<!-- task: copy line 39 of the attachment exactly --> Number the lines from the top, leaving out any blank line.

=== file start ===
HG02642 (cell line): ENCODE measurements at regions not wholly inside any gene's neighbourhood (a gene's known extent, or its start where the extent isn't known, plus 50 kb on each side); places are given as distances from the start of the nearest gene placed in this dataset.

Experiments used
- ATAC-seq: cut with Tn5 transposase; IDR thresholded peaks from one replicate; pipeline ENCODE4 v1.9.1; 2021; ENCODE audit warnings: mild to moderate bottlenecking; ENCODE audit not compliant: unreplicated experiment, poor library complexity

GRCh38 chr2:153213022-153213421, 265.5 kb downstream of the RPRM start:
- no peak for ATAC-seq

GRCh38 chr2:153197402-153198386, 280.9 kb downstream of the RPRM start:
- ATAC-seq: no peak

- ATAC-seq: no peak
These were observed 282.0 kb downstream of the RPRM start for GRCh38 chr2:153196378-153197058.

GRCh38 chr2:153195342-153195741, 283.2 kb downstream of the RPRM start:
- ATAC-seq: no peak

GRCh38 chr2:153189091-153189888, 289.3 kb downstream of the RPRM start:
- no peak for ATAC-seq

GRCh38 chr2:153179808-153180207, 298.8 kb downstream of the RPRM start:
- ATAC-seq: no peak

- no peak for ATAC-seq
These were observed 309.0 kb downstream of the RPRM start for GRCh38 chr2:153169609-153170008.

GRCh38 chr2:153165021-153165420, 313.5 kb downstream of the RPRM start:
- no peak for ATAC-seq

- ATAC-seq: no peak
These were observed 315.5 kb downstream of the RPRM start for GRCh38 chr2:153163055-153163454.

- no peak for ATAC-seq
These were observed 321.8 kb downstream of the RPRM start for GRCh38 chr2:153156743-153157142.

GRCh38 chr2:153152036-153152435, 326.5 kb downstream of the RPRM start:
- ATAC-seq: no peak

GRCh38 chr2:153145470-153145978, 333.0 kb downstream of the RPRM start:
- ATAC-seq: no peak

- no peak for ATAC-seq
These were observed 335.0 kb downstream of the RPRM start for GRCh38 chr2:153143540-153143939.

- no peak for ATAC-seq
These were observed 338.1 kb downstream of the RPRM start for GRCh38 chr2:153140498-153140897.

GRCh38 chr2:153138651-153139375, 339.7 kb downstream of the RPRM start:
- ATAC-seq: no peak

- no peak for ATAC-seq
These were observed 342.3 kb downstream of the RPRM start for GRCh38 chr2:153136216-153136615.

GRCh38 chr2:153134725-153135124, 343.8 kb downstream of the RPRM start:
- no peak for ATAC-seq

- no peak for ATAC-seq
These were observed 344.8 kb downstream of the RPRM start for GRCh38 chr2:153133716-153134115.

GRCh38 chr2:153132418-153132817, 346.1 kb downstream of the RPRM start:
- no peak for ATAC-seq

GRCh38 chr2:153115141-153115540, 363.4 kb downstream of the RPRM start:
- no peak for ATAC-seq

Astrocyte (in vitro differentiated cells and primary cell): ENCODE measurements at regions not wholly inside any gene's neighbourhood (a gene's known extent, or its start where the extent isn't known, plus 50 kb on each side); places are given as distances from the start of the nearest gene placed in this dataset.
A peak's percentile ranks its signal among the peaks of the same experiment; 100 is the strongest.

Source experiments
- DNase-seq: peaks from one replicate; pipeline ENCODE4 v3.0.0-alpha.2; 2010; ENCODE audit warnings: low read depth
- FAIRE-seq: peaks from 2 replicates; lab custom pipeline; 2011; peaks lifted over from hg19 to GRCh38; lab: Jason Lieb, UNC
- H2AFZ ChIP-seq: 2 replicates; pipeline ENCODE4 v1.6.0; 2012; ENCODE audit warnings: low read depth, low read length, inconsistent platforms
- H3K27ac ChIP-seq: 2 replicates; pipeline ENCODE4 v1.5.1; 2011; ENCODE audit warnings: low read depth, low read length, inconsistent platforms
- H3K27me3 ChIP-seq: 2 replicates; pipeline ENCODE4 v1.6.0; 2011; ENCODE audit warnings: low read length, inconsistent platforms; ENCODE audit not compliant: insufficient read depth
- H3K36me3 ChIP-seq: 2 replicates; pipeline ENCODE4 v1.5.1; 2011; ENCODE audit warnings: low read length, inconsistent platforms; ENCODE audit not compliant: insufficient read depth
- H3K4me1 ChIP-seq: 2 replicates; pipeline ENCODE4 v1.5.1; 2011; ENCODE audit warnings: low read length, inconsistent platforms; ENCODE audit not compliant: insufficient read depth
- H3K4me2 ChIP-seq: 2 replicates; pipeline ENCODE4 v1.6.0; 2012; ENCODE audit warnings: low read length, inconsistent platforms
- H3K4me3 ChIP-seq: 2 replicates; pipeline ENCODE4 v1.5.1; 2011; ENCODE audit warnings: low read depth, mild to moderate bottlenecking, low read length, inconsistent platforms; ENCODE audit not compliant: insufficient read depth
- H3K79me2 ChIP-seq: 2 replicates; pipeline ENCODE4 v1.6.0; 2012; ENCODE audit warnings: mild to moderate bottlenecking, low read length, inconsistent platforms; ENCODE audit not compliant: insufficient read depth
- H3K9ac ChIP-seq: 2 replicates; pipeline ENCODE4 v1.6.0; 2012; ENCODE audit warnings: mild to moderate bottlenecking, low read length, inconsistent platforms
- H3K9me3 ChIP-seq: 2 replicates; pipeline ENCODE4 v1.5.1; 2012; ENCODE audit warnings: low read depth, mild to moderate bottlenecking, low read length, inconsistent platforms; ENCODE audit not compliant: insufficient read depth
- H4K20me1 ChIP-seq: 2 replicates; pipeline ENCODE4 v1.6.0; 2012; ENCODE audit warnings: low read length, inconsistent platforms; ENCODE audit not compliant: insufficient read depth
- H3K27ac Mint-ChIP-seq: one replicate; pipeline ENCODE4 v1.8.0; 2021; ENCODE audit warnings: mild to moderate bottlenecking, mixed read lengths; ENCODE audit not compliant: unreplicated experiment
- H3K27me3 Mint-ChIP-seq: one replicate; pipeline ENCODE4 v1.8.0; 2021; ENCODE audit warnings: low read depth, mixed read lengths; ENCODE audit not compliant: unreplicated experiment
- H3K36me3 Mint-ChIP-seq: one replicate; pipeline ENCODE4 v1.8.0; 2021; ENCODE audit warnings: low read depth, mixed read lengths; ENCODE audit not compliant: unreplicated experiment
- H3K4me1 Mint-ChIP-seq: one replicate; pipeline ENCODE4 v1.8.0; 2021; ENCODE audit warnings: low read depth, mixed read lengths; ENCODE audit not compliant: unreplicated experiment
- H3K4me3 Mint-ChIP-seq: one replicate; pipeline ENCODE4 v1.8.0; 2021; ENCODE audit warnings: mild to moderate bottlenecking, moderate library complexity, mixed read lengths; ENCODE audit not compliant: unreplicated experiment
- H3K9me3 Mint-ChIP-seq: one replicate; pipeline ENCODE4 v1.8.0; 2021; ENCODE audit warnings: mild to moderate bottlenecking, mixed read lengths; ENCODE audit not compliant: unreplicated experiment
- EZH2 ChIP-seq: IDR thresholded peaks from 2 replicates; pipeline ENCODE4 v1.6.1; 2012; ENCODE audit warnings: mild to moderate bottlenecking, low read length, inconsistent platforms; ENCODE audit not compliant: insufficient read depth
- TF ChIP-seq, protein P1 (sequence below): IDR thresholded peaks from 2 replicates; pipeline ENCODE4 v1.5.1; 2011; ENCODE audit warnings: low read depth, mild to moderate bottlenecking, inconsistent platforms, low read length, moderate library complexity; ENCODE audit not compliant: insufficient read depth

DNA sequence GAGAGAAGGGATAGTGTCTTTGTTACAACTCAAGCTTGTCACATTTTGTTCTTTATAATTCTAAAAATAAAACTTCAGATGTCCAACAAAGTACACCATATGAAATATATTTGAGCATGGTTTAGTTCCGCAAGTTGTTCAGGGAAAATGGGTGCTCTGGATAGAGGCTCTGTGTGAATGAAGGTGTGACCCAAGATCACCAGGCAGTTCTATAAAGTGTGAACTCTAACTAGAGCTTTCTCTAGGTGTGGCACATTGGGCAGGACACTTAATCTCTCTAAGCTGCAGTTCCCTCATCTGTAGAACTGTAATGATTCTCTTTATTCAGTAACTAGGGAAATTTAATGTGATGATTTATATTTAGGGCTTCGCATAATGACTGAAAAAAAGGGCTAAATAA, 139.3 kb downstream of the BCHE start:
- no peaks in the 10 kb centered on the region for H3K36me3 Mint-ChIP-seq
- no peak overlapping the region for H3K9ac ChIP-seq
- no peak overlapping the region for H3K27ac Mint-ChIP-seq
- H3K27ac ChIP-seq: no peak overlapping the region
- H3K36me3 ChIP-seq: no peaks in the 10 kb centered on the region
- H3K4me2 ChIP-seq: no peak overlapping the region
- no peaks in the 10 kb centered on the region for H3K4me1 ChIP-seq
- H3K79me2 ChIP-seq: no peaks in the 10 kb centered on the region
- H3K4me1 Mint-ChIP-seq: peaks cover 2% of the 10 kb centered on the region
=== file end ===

These were observed 344.8 kb downstream of the RPRM start for GRCh38 chr2:153133716-153134115.